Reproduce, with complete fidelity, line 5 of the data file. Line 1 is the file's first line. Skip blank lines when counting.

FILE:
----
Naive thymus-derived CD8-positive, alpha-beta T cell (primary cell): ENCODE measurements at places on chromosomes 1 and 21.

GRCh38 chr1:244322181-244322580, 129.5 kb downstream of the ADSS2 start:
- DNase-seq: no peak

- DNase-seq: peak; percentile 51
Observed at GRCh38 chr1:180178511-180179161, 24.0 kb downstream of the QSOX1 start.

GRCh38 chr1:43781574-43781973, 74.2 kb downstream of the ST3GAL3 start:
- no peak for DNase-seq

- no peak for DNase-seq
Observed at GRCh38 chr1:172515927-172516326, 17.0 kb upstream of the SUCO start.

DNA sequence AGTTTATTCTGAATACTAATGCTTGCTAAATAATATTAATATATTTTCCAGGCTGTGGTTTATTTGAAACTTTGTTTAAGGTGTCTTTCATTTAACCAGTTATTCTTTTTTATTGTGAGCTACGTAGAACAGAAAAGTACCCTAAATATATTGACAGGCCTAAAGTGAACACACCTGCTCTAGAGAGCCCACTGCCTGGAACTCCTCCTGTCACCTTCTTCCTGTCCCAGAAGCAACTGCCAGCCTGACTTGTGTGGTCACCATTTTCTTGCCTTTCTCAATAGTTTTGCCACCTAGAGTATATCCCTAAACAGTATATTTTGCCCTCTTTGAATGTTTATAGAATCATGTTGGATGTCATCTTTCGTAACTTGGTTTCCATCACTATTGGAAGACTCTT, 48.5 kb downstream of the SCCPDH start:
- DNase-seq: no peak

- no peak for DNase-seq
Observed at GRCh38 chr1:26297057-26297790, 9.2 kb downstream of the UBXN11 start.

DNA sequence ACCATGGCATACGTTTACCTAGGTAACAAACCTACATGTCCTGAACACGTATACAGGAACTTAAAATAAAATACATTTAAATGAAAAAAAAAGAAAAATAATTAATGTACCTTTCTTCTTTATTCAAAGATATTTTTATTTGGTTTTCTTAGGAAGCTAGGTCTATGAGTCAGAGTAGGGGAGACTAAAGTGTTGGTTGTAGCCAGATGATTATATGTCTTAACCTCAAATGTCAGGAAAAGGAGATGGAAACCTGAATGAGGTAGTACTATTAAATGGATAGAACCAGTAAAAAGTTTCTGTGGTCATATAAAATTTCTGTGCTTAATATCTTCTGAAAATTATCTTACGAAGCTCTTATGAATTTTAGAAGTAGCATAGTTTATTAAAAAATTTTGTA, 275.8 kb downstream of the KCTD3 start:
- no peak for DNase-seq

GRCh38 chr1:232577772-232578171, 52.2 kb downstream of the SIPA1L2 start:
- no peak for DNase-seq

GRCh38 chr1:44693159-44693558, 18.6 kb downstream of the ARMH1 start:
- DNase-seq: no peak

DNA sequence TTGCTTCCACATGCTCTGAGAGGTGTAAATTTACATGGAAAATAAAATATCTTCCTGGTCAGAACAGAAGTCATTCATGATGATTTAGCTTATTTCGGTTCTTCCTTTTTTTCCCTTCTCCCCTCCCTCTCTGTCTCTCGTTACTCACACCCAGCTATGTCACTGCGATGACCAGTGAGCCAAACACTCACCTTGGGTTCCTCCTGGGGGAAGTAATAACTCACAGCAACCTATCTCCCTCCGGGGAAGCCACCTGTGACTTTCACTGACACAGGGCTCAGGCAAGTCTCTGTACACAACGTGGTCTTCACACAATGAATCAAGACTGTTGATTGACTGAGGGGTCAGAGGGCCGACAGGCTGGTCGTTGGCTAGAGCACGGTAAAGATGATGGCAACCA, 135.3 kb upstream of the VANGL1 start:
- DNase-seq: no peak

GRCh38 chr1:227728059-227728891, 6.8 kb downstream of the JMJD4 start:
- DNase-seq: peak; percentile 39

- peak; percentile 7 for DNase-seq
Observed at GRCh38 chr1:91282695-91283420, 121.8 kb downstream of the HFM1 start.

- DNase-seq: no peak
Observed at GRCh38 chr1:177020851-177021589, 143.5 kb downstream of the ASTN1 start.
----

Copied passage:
Observed at GRCh38 chr1:180178511-180179161, 24.0 kb downstream of the QSOX1 start.